Some poems 🖊️are so powerful that they transcend time. Their words capture ideas that challenge social norms. Here’s a few you should know because they have taken social disruption to new heights in our history.

Sor Juana / Britannica

Let’s start with women’s rights champion Sor Juana Inés de la Cruz, who was known for her charm, beauty and wit. Her famous poem, “You Men”  ✍🏼 deplores the stupidity of men who question the intellectually capacity of women, and the first stanza graces the Mexican 200 peso 💸 note.   

Sor Juana Mexican bill / DC Library

This feminist nun lived during Mexico’s Colonial Period in the 17th century, and was unafraid to speak out against injustices at a time when women were expected to remain silent.

Pablo Neruda  / TheStar.com

Next, we have Chilean Pablo Neruda’s “Canto General” ✒️which is a history from pre-Hispanic times to the present. It includes “Las Alturas de Machu Picchu,” a work inspired by his journey to Peru’s ancient ruins and that’s widely regarded as his masterpiece.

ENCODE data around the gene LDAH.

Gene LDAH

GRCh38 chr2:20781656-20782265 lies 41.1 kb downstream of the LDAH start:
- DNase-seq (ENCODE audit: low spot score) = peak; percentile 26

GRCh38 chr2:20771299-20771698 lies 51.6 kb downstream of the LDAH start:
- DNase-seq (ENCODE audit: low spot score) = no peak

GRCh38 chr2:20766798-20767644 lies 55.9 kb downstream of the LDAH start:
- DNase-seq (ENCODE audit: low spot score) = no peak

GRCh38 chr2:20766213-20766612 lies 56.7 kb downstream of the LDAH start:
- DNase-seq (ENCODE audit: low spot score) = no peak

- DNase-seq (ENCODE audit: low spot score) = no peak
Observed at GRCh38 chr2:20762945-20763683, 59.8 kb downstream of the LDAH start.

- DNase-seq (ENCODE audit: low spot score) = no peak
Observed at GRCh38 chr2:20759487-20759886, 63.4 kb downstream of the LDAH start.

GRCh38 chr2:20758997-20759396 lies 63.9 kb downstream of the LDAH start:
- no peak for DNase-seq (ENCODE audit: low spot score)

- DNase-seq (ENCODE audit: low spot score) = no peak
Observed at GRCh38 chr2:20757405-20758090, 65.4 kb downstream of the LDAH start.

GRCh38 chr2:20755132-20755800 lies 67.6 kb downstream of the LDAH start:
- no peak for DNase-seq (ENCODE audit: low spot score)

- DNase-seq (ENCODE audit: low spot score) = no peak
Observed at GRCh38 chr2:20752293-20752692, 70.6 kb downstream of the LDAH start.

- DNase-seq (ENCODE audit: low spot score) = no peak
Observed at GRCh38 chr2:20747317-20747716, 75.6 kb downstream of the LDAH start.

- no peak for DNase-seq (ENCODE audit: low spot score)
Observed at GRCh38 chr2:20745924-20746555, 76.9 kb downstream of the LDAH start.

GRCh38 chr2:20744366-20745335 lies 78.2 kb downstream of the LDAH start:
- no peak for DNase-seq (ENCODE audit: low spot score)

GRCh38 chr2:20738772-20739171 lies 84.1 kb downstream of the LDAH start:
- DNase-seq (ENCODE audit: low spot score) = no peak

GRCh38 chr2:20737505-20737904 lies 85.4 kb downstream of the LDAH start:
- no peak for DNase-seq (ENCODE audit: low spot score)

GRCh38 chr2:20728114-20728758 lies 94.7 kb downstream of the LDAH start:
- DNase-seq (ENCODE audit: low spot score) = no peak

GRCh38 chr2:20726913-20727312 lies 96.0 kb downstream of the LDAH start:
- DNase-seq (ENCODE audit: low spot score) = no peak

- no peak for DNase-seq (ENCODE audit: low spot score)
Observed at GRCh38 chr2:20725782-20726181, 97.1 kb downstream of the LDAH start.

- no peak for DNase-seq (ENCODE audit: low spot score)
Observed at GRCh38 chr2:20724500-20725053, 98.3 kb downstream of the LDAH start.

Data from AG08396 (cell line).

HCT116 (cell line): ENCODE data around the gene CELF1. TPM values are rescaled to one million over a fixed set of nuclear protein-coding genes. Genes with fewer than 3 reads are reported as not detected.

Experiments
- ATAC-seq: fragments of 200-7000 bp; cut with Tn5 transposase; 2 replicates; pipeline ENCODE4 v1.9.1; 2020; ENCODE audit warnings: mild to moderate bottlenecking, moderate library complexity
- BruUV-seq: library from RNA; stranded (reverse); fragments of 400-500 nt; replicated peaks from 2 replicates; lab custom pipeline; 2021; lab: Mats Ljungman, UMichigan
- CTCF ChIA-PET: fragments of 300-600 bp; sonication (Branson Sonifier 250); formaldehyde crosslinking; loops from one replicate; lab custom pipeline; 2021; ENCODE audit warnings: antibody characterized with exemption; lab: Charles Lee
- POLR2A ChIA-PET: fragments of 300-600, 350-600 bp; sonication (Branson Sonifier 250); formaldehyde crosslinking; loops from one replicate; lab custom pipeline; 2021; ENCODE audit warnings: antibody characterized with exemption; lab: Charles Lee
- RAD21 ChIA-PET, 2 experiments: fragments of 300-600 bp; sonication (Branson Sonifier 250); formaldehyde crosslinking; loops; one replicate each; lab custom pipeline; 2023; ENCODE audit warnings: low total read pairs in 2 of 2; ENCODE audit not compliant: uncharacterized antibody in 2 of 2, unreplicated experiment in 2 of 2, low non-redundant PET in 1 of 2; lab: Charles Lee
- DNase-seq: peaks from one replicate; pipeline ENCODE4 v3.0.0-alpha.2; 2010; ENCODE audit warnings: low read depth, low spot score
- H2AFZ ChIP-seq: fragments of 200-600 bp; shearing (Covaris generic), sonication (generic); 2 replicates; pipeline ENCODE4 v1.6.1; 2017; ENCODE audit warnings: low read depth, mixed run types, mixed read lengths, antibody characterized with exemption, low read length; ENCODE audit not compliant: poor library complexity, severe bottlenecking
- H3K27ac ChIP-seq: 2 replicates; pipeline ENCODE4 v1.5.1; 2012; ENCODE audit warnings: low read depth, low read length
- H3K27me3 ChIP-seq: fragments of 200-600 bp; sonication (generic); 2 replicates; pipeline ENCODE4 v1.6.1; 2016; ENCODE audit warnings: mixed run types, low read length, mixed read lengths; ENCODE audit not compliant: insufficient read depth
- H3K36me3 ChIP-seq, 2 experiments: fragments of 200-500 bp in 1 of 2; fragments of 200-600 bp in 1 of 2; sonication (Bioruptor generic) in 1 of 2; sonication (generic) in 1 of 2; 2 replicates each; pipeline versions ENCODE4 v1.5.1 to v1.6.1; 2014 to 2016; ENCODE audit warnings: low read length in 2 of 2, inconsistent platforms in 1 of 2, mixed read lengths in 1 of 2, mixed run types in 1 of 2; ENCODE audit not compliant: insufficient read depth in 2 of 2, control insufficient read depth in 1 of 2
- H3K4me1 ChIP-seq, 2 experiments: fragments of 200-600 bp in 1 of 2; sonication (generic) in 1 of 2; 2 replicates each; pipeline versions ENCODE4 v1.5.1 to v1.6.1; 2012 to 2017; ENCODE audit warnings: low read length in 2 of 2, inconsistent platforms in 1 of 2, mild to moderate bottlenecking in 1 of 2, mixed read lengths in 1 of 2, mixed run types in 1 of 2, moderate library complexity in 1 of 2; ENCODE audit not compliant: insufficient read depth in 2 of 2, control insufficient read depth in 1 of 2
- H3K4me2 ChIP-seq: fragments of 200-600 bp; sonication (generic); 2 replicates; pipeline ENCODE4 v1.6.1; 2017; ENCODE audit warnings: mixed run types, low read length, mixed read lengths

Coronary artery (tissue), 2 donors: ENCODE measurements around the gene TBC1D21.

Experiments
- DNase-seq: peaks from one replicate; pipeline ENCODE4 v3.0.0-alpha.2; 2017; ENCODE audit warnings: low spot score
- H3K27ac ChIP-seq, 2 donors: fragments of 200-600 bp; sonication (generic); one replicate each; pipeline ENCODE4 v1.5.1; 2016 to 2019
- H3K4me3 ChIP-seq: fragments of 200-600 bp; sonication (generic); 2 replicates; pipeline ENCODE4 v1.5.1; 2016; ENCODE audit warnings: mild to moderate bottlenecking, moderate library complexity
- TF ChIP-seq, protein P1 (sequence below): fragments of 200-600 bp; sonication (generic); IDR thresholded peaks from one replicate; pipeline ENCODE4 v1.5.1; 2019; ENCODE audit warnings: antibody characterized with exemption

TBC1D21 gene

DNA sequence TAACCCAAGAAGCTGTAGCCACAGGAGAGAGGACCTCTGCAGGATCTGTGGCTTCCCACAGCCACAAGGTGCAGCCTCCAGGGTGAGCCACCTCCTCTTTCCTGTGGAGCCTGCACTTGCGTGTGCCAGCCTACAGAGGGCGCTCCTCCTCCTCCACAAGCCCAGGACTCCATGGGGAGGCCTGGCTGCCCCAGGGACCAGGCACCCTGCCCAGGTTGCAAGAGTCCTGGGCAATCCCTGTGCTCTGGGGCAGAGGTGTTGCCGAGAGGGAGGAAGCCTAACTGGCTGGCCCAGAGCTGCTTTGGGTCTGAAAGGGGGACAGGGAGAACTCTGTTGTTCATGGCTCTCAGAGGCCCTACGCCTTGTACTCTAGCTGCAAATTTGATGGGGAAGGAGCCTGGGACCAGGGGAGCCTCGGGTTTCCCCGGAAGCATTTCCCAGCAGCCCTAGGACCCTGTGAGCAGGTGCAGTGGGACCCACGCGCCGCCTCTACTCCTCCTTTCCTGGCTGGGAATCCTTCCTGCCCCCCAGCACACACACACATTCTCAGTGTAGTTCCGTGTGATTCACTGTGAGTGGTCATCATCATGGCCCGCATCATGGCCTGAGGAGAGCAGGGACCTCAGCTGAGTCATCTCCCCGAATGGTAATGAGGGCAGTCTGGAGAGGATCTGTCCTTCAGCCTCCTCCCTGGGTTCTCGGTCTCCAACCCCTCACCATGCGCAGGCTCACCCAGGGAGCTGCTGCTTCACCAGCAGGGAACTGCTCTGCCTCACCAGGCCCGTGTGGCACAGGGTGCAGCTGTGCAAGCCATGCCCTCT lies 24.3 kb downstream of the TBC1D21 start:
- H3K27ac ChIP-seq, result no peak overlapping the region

Alejandra Pizarnik / CircumferenceMagazine.org

For Argentine poet Alejandra Pizarnik, as you read her poetry you can see that her struggles informed her writing. She was born to Jewish immigrants and struggled with clinical depression and drug addiction most of her life. One of her legacies is the beautifully haunting and powerful poem “La Jaula,” made famous for the final lines “Outside there is sun, I am dressed in ashes.”

These Latinx poems have made a mark in our community.

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